When she stood up and could feel the knee “hanging”, Tuivaiti knew it was severe. “In all seriousness, my heart hurt more than my knee,” she said.
“I tried to hop as fast as I could, because I knew I was about to cry. I was on the other side of the court, so I was thinking, ‘Come on, quick, get off,’ to myself. I was gonna show tears and I’ve got his bad arse reputation to uphold … they can’t see me cry! I knew what had happened at that point and my heart just shattered.”
Her great Australian plan was in tatters, or so Tuivaiti thought. “I was like, ‘Oh no, they’re just gonna let me go,’ in my mind.” She talked to Ryan though, who told an apologetic Tuivaiti to calm down and wait for results. While scans revealed the worse, a full ACL rupture and other damage requiring a reconstruction, the club was “still keen”. And so was Tuivaiti.
“The club has committed to me. They know I’m injured and they’re still gonna take a chance on me. And that means I need to give them everything I’ve got; absolutely everything. They could have easily not,” she said.
Moving to Adelaide to rehab her knee, to get on the court as soon as she can, means Tuivaiti is missing out on an extended holiday in Italy, where her husband Jim plays professional rugby.
“This time now is the time I’m meant to be with him. This is the first time in six years I haven’t been in the Silver Ferns program, so while that hurt, it meant I was going to get to be with him. Then I hurt myself, and I had to have a painful conversation with my poor husband to say, ‘I want to play really bad, I can’t come to you. I need to go to the Adelaide.’ He wasn’t my friend there for a while.”
Friends and family are two things Tuivaiti, who has nine siblings and 24 nieces and nephews, has missed the most since relocating to the South Australian capital in September.
“I don’t really know anyone here … at all … and that’s the hardest part, because I’m used to being around so many people. I’m pretty driven though, and I’m pretty pissed off I’m injured, so that’s kinda what keeps me going.”
While Tuivaiti, who played 30 international Tests for Samoa and 24 for New Zealand, is reticent to put a date on her court return – despite the club saying round four or five – it’s not the injury she’s anxious about.
“I’m nervous I’m not gonna be good enough for this Australian competition. I watched the competition quite closely last year, because I’m a nerd, and it was fierce and ferocious and fast. They were such good games; always closely contested.
“When the Thunderbirds approached me, I was like, ‘Can I do this?’ I’m very confident in who I am, what I am good at and what I stand for, but I’ve come here to try and learn new things, so I can be good enough to play here. Obviously, I have a few doubts though.”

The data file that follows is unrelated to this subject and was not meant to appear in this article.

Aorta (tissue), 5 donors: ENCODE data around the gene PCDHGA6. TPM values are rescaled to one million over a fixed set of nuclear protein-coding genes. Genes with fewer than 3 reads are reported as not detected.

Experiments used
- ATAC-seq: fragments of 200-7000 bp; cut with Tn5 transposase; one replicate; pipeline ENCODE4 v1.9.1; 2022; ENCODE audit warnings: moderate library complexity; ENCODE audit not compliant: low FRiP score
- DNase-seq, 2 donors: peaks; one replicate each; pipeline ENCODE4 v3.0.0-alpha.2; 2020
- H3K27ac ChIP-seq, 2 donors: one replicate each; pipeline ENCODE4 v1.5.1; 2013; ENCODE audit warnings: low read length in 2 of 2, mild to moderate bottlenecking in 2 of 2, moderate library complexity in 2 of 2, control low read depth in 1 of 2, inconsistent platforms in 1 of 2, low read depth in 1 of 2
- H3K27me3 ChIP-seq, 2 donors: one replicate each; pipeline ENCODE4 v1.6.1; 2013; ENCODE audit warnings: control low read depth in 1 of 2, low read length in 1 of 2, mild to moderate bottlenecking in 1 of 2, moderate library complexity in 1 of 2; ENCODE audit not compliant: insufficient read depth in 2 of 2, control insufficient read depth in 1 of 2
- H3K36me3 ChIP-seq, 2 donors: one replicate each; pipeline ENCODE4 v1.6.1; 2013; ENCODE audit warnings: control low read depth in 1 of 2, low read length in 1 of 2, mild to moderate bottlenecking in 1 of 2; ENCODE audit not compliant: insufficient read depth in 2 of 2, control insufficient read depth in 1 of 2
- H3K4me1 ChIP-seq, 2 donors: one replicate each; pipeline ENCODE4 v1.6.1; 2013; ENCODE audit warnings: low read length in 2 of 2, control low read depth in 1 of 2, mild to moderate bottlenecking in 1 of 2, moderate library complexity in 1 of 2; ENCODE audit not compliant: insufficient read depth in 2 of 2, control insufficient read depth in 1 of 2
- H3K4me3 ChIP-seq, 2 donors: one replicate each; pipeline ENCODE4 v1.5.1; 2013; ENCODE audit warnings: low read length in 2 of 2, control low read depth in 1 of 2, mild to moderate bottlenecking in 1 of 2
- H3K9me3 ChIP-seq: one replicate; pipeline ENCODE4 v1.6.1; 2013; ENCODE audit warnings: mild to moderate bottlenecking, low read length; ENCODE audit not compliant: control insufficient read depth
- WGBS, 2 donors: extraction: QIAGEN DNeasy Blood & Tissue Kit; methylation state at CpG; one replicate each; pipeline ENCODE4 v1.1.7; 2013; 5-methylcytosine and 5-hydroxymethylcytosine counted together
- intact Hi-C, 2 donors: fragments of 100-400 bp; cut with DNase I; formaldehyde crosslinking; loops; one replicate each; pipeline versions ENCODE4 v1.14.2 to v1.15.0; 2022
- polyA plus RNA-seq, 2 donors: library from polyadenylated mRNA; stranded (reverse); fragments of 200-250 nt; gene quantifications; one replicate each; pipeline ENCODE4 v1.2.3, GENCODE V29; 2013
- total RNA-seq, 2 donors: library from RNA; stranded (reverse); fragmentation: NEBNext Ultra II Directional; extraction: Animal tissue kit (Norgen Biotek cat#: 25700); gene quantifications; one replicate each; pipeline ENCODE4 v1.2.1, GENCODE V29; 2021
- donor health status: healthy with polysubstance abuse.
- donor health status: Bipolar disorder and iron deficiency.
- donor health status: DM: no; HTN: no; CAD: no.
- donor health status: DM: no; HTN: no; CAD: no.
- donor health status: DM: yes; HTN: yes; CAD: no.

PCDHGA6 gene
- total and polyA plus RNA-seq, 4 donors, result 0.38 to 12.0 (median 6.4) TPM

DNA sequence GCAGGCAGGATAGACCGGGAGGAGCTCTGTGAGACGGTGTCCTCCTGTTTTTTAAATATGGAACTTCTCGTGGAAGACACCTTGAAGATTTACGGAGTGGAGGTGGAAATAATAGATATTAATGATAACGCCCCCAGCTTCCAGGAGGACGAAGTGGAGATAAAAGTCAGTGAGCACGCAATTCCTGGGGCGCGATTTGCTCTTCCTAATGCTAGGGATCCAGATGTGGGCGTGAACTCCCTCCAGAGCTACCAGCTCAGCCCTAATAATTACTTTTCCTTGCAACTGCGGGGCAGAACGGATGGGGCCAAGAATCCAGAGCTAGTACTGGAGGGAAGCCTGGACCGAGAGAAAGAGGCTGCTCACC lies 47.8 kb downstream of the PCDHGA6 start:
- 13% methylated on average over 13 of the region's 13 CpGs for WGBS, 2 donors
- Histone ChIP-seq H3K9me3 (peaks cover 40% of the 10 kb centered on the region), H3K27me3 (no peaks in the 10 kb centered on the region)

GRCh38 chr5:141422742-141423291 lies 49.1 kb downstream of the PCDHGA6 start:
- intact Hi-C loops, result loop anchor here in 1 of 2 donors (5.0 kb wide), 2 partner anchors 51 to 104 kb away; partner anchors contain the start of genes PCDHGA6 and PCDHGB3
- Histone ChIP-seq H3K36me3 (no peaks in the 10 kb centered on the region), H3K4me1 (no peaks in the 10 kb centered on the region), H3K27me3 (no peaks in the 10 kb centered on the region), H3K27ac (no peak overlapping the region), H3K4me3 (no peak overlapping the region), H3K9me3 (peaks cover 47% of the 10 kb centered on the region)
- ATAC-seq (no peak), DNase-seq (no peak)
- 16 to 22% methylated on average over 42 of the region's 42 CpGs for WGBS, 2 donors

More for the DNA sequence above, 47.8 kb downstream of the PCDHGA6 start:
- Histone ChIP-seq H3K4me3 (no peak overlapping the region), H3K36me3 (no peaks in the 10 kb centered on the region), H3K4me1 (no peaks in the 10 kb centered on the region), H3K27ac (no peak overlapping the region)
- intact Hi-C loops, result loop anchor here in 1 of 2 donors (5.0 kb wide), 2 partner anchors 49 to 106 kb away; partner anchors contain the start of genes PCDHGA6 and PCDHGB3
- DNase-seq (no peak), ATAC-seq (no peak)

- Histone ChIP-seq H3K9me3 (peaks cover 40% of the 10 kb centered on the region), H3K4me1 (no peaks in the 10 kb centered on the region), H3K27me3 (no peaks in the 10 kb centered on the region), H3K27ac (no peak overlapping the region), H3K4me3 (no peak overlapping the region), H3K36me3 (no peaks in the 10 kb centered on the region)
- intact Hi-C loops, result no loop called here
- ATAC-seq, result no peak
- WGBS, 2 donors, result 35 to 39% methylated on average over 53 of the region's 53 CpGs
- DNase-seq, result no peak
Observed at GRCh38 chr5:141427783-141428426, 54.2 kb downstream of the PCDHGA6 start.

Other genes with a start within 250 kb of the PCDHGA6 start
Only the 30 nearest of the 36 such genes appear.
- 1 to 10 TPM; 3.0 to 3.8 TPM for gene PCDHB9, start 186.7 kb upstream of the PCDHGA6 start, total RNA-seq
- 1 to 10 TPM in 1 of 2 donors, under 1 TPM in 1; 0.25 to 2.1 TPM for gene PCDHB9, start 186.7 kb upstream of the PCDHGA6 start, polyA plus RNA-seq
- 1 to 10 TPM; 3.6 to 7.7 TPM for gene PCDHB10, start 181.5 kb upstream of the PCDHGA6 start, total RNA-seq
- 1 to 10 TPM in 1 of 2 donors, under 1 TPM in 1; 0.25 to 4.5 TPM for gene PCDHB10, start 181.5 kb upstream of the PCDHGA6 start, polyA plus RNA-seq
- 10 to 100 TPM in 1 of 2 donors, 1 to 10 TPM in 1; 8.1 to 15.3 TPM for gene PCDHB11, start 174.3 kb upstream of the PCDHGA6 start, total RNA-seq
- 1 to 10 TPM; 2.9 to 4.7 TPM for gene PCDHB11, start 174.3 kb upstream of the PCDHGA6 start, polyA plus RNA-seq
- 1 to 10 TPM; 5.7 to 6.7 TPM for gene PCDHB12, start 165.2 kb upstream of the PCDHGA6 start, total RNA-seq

Doubts are not something most people would associate with Tuivaiti – who says what she means and means what she says. She doesn’t like that her candour can be mistaken for attitude, though.
“Look, I’m very open. I feel like the people who do actually know me, have had conversations with me, coached me, been in teams with me, know that I will, hell, I will break my leg for you! I will do anything I can for my team and my team-mates. I will stand up for myself too, if I need to.”
She says it’s vital young girls have “different kinds of role models”, not just perfectly-spoken, flawless robots.
“I do struggle with the fact that we’re kind of moulded to be a certain kind of athlete and I think as long as your personal values come through in how you train, play and what you say, (that’s what matters). Personally, I need to be me.”
“Being Cat” involves admiring the best at work, which is why she can’t wait to play against Sunshine Coast Lightning’s Geva Mentor – who names Tuivaiti as her toughest ever opponent, because of her creativity and flair.
“Geva is the one I am most excited to play against. It’s been a long time since I’ve played her, and it will be amazing again. I respect her skill and the way she approaches her game.
“We find defenders these days, they’re sent in there to smash and bash and I don’t mind that, but I can see what Geva’s trying to do, how she positions her body beautifully and I’m like, oh, you sneaky thing! And she does that spin! And gets her hands on so many balls. She’s so clever and I’m all for skill like that, I love it!”
While Mentor’s Sunshine Coast side will be looking to go back-to-back when the Super Netball season begins after the Commonwealth Games, don’t underestimate the Thunderbirds, Tuivaiti says. She will be joined in the shooting circle by local emerging star Sasha Glasgow and Queensland junior Abigail Latu-Meafou, who has switched from the Queensland Firebirds.
In defence, they have former New Zealand and South African international Leana de Bruin, home-grown talent Kate Shimmin and rising star Fiona Themann. South African captain Bongiwe Msomi and former Australian under-21 player Kaitlyn Bryce join stalwart Chelsea Pittman in the midcourt.
“The Thunderbirds have come off an historically bad season, and I know they’re all not happy about it,” Tuivaiti says. “I don’t want to say I want us to notch up a few wins – because that’s rubbish and because I like to set goals quite high – but I think we can put the fear of God in everyone, and an awesome, very creative brand of netball is going to get us a few of those wins.
“I feel like while there’s a fair bit of inexperience in the group on paper, but with the sheer diversity we have I think we are gonna shake this competition up and I’m pretty excited to be a part of it.”
So is Gaudo, no doubt.
Author: Erin Delahunty
ERIN DELAHUNTY is a freelance journalist who specialises in reporting on netball. After an old-school print cadetship, she spent more than 15 years as a news and sports reporter and section editor for News Ltd in the city and Fairfax in the bush. She’s now published by Guardian Australia, the Herald Sun and the ABC, among others. The self-confessed netball nerd consistently proselytises for the sport.